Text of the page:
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Stories of Interest
- Sarah ten Siethoff is New Associate Director of SEC Investment Management Rulemaking Office
- Catherine Keating Appointed CEO of BNY Mellon Wealth Management
- Credit Suisse to Pay $47Mn to Resolve DOJ Asia Probe
- SEC Chair Clayton Goes 'Hat in Hand' Before Congress on 2019 Budget Request
- SEC's Opening Remarks to the Elder Justice Coordinating Council
- Massachusetts Jury Convicts CA Attorney of Securities Fraud
- Deutsche Bank Says 3 Senior Investment Bankers to Leave Firm
- World’s Biggest Hedge Fund Reportedly ‘Bearish On Financial Assets’
- SEC Fines Constant Contact, Popular Email Marketer, for Overstating Subscriber Numbers
- SocGen Agrees to Pay $1.3 Billion to End Libya, Libor Probes
- Cryptocurrency Exchange Bitfinex Briefly Halts Trading After Cyber Attack
- SEC Names Valerie Szczepanik Senior Advisor for Digital Assets and Innovation
- SEC Modernizes Delivery of Fund Reports, Seeks Public Feedback on Improving Fund Disclosure
- NYSE Says SEC Plan to Limit Exchange Rebates Would Hurt Investors
- Deutsche Bank faces another challenge with Fed stress test
- Former JPMorgan Broker Files racial discrimination suit against company
- $3.3Mn Winning Bid for Lunch with Warren Buffett
- Julie Erhardt is SEC's New Acting Chief Risk Officer
- Chyhe Becker is SEC's New Acting Chief Economist, Acting Director of Economic and Risk Analysis Division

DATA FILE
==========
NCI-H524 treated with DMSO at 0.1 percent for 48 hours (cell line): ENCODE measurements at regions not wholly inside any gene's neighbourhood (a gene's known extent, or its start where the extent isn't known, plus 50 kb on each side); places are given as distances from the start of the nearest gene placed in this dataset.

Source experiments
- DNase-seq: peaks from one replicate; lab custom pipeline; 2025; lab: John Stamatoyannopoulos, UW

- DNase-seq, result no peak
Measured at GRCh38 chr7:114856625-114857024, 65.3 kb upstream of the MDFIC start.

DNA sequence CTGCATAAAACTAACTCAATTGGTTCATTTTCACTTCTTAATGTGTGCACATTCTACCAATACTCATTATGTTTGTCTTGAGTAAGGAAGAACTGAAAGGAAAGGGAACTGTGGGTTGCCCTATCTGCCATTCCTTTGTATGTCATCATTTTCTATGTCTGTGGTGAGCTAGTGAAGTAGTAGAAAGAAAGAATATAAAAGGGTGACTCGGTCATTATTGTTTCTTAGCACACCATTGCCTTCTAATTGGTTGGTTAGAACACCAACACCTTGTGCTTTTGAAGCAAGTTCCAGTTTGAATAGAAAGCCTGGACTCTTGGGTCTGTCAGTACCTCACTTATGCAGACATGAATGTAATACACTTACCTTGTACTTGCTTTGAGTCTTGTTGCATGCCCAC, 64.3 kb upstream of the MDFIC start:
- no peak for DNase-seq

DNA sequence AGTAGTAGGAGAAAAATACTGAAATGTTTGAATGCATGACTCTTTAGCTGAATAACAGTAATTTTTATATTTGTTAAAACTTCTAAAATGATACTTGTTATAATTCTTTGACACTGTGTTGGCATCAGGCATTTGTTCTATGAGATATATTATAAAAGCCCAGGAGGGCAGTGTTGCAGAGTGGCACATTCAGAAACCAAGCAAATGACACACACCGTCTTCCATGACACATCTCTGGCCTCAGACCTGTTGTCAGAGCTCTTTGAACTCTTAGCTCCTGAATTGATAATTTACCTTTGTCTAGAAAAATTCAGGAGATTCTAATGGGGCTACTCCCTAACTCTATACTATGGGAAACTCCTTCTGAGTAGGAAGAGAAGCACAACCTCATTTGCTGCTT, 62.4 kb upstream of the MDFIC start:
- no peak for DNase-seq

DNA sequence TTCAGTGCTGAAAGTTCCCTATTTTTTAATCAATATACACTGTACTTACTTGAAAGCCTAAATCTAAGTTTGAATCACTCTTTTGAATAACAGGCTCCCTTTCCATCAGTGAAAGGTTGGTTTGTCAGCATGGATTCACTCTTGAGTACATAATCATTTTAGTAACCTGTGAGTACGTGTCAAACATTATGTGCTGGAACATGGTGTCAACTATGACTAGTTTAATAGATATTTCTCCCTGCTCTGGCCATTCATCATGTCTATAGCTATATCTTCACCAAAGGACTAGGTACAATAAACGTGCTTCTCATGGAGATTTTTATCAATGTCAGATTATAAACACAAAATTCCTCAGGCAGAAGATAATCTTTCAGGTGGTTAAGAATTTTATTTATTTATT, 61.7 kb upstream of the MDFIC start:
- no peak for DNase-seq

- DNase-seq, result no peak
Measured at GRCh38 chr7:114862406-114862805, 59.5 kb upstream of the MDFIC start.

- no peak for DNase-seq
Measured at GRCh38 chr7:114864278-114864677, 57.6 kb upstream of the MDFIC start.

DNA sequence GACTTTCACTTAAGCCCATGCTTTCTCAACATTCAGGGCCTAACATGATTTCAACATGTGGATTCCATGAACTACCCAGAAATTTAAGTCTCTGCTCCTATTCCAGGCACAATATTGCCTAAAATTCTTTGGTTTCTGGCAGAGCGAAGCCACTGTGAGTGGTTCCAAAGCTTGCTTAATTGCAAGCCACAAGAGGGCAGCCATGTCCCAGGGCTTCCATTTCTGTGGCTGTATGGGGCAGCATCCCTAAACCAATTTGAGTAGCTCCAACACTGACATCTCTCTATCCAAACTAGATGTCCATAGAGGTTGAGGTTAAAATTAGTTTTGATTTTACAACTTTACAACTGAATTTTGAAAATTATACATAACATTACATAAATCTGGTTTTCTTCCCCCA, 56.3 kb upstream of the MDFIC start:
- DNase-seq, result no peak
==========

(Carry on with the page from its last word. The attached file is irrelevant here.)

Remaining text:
- Getting a Handle on Virtual Currencies - FINRA
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NEWSLETTERS & ALERTS
Dress for Success: Goldman Relaxes Dress Code for Techies
In a move to make the firm more attractive to techies, Goldman Sachs’ new CIO Elisha Wiesel has relaxed the dress code for its computer engineers. While advising its tech division to “exercise judgment in determining when to adapt to business attire,” the firm’s directive did not specify whether hoodies or sneakers - the ad-hoc uniform of millennial tech workers - constitute acceptable dress.
According to Reuters, about a quarter of Goldman's 33,000 employees are engineers who have helped transform the firm since the 2007-2009 financial crisis by making trading more efficient and building new businesses such as its consumer lending platform called Marcus.
Most Goldman employees will still adhere to a professional business dress code unless told otherwise by their group managers.